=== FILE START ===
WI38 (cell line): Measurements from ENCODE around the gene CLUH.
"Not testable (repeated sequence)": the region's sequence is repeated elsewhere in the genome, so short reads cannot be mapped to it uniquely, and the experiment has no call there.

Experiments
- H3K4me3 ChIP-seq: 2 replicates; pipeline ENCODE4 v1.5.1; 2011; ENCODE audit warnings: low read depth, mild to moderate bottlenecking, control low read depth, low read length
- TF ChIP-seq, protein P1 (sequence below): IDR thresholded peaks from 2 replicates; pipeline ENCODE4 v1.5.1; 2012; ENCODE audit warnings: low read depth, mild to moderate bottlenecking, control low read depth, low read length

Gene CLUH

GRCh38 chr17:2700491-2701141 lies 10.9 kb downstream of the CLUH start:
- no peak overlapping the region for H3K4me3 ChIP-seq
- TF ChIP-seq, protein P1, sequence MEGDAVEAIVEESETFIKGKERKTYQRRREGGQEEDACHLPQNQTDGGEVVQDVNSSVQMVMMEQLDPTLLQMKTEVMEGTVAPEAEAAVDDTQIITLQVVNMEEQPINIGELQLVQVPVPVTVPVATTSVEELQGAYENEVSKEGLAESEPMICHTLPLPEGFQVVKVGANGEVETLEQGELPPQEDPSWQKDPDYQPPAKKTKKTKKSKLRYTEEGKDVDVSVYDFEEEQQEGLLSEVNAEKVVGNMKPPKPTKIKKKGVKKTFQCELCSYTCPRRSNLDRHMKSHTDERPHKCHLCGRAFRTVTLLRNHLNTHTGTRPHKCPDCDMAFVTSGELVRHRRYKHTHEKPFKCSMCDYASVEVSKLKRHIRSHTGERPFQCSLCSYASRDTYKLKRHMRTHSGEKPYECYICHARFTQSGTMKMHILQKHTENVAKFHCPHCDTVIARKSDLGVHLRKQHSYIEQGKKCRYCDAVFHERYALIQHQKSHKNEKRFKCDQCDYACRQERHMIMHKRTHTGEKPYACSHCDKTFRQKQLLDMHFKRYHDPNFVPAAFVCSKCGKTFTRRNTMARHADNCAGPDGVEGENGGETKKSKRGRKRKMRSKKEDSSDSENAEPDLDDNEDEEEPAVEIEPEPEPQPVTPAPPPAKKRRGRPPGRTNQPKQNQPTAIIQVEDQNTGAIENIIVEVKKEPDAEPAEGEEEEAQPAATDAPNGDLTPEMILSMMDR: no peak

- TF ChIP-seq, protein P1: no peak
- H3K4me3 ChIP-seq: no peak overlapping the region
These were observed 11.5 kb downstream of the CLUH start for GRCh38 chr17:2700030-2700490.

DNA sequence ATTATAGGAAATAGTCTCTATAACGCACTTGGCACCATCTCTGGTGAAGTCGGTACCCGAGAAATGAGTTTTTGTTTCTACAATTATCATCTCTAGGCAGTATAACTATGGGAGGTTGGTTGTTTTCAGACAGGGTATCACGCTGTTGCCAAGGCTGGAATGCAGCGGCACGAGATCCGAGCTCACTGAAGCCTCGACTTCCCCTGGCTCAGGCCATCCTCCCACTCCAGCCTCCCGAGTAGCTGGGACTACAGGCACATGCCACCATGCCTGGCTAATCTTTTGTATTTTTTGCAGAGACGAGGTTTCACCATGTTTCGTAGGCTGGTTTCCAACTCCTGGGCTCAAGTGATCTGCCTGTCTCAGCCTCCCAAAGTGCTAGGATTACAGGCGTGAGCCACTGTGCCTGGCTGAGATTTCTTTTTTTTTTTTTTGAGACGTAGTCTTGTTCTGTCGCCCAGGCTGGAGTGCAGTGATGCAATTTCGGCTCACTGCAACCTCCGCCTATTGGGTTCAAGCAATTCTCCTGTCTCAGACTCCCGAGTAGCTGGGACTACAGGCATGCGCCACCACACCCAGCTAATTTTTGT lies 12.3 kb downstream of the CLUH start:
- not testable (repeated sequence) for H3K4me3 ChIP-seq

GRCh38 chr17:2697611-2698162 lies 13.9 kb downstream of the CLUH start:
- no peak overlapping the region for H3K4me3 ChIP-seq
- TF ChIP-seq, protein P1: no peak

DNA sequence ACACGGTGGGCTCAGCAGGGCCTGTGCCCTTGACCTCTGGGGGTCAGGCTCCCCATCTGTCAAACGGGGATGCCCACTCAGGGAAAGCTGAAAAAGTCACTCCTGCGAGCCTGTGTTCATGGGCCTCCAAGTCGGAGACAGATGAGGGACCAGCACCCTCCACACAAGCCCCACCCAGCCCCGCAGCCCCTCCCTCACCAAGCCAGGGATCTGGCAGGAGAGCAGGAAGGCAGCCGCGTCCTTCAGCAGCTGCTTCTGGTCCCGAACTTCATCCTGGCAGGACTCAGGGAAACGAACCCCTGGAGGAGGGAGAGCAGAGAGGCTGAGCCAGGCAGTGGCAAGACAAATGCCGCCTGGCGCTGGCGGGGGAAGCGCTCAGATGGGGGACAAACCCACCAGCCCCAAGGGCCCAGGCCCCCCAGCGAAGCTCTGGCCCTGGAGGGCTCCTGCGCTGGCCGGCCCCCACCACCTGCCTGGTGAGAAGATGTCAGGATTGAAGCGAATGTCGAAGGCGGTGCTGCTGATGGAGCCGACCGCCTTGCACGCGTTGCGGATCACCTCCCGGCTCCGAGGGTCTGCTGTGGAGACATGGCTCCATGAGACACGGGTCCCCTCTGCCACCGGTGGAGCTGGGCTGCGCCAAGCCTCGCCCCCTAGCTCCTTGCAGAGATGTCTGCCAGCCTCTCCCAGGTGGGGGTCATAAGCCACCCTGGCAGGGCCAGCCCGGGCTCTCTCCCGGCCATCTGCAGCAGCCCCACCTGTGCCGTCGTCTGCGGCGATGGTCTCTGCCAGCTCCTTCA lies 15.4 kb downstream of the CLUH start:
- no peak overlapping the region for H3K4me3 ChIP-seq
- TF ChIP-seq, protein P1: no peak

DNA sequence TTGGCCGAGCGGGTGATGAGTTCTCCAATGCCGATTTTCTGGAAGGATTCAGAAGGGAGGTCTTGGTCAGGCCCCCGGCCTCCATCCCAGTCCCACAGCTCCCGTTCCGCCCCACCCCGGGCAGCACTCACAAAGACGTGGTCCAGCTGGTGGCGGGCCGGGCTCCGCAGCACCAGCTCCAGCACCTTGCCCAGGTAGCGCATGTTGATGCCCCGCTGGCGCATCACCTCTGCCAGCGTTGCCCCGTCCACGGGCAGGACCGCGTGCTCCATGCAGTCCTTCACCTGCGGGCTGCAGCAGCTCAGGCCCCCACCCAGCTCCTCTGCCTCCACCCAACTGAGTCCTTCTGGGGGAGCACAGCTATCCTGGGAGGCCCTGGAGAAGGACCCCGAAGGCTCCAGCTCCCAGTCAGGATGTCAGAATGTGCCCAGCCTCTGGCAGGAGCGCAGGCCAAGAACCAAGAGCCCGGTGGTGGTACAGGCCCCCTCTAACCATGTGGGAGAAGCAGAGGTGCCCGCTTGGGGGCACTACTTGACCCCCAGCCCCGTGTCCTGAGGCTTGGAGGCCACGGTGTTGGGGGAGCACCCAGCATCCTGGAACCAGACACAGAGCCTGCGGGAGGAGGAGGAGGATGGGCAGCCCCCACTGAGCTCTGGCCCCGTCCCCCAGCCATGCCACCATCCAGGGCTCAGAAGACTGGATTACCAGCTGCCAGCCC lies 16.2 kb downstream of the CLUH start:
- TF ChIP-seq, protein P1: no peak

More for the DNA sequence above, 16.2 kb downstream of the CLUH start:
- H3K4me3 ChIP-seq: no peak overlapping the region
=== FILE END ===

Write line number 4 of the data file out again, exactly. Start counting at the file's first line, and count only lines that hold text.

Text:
- H3K4me3 ChIP-seq: 2 replicates; pipeline ENCODE4 v1.5.1; 2011; ENCODE audit warnings: low read depth, mild to moderate bottlenecking, control low read depth, low read length